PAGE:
Hindes, along with Sir Chris Hoy and Jason Kenny, triumphed in the competition at the velodrome on Thursday night as they defeated France with a world record time of 42.600.
However, in the first round, Hindes's front wheel skidded and he deliberately brought his bike to ground in order to allow Britain to restart.
Cycling rules state that in the case of an early crash, a team can restart their race, and it is believed that no action can or will be taken by the governing bodies.
However, the admission from Hindes is sure to attract scrutiny, especially given the controversy surrounding the explusion of four badminton teams for attempting to lose matches in the early stages of their competition.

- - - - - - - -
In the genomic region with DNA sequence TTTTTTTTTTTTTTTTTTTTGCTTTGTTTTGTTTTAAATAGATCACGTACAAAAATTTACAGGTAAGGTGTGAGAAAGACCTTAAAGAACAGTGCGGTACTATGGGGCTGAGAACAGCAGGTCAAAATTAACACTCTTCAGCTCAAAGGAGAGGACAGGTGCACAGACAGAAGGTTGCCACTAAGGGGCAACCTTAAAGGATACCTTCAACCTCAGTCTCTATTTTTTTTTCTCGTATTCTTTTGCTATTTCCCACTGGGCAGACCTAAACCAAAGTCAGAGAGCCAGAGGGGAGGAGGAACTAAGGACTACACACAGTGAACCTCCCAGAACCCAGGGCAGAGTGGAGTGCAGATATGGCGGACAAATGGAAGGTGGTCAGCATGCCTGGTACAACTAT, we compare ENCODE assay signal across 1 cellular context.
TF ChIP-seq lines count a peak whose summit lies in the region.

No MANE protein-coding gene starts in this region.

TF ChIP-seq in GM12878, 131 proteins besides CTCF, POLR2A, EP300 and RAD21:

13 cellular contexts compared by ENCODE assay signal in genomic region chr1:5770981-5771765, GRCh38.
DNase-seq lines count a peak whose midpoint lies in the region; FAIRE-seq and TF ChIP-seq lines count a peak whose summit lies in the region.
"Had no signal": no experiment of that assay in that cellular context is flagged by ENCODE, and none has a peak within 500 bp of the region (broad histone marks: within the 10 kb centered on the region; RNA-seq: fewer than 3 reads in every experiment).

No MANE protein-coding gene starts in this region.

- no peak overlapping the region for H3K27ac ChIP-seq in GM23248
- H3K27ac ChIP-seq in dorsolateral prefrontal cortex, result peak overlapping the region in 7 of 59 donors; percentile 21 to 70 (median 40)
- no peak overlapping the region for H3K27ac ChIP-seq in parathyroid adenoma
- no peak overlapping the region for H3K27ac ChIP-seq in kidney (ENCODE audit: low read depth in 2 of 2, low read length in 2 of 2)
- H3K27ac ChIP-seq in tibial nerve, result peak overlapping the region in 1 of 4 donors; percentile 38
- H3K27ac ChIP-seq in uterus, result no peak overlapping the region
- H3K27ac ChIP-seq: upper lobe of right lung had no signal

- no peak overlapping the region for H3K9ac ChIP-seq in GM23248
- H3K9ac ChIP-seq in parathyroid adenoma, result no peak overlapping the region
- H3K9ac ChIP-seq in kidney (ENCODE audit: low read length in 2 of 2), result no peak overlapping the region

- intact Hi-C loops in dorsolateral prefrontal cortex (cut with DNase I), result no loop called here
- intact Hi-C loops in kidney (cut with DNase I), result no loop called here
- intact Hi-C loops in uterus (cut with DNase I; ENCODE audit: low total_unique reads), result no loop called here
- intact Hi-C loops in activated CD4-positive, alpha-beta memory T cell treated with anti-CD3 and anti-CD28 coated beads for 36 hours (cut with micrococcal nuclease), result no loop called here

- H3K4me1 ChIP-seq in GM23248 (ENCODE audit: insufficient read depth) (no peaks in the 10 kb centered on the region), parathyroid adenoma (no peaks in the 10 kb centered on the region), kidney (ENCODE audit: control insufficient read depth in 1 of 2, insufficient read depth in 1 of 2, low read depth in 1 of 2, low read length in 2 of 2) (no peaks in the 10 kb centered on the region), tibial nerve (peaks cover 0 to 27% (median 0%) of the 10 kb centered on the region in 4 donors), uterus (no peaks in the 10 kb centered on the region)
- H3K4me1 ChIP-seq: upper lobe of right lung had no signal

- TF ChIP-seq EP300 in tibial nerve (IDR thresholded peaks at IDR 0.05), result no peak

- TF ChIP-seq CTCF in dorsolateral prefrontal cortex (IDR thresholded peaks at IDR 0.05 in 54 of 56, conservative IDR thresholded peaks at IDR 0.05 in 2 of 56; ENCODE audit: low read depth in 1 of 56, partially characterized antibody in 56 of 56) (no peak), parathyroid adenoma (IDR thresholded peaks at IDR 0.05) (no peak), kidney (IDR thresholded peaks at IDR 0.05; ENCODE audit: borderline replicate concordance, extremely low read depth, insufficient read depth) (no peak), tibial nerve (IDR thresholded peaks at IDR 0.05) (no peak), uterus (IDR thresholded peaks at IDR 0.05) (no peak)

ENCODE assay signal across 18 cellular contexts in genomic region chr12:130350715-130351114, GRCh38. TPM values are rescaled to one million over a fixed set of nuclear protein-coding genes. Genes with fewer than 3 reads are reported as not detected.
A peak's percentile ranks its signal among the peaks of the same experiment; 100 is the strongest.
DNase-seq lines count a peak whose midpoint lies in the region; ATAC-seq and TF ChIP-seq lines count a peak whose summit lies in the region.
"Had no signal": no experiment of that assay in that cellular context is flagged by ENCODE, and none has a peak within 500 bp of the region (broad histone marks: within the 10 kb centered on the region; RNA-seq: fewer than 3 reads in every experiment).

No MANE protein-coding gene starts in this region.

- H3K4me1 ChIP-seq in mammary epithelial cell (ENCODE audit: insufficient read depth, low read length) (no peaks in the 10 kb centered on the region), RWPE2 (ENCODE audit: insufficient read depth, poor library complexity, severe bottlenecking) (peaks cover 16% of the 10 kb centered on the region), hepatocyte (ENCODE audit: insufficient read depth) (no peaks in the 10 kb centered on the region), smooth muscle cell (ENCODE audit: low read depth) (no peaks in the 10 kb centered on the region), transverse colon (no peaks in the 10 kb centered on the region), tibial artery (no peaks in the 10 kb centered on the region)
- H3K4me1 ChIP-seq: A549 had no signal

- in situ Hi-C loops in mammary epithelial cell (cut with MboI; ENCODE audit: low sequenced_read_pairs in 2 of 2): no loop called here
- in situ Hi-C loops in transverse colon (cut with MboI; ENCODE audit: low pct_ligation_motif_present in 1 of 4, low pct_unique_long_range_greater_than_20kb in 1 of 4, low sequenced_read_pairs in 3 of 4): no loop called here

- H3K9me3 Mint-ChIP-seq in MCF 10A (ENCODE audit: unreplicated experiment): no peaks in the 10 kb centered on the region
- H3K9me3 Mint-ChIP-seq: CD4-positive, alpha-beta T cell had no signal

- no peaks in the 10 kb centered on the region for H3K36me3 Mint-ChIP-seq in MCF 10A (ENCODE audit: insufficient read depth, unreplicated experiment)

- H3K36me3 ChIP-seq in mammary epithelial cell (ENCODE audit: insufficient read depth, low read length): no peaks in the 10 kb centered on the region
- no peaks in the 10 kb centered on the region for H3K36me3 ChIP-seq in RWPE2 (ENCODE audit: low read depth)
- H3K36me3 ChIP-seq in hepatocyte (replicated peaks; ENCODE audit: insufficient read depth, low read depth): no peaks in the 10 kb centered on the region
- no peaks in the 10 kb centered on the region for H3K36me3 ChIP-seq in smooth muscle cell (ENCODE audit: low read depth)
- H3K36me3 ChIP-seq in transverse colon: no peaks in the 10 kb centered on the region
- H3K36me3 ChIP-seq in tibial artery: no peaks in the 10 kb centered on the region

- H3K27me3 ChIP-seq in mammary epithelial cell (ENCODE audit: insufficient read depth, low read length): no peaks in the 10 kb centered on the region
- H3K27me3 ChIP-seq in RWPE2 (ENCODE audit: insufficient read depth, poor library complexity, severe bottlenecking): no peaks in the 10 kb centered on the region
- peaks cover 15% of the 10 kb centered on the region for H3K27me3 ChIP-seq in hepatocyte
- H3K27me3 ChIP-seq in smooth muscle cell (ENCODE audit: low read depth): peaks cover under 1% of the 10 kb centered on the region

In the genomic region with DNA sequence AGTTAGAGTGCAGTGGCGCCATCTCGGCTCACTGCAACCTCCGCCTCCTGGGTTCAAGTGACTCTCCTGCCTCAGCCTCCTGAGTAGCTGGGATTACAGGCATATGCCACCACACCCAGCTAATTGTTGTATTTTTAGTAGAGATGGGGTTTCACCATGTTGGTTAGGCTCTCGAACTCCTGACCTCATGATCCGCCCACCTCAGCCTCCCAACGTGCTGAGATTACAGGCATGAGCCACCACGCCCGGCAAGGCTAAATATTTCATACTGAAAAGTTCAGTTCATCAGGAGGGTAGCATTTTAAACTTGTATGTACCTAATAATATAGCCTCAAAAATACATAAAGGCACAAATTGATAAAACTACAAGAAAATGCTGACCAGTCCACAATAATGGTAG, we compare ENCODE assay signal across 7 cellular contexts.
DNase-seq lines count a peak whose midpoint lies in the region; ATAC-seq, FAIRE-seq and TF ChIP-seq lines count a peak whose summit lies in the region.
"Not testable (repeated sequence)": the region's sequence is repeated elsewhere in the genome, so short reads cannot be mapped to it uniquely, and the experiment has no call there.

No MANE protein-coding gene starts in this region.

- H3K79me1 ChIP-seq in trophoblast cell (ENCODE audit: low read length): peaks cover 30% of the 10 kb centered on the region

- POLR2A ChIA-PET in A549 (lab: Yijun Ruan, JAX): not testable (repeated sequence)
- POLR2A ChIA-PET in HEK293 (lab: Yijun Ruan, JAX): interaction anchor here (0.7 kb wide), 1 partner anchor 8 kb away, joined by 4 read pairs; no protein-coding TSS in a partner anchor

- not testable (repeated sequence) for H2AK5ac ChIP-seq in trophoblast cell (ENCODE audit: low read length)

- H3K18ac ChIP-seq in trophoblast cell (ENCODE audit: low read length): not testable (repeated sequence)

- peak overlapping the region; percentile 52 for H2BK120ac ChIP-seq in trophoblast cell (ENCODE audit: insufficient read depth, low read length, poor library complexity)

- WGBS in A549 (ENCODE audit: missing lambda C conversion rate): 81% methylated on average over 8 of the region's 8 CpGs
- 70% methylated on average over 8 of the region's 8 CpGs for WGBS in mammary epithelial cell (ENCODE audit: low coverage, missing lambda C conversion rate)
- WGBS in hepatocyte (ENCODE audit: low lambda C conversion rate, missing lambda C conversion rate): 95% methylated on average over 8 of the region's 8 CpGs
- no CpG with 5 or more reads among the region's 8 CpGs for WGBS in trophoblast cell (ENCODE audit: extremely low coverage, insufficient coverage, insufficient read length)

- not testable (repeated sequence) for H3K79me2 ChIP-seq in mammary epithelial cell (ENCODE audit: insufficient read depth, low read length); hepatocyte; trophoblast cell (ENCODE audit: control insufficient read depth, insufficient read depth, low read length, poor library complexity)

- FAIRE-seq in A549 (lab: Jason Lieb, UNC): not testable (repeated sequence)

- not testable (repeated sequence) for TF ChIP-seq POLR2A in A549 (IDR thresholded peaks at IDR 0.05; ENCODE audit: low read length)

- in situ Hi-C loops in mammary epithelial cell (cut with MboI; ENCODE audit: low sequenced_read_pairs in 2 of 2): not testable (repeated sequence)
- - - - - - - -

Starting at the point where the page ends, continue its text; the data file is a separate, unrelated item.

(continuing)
"So I crashed, I did it on purpose just to get the restart, just to have the fastest ride. It was all planned really," Hindes told the BBC.
"When that (wheel skid) happens you can lose so much time. My only chance was to crash and get the restart.
"I think they knew I'd done it on purpose. We were speaking yesterday, that if anything happens someone has to crash. So I did it."
Britain's women were disqualified from their team sprint earlier in the evening when Victoria Pendleton overtook Jess Varnish outside the stipulated area on the final lap.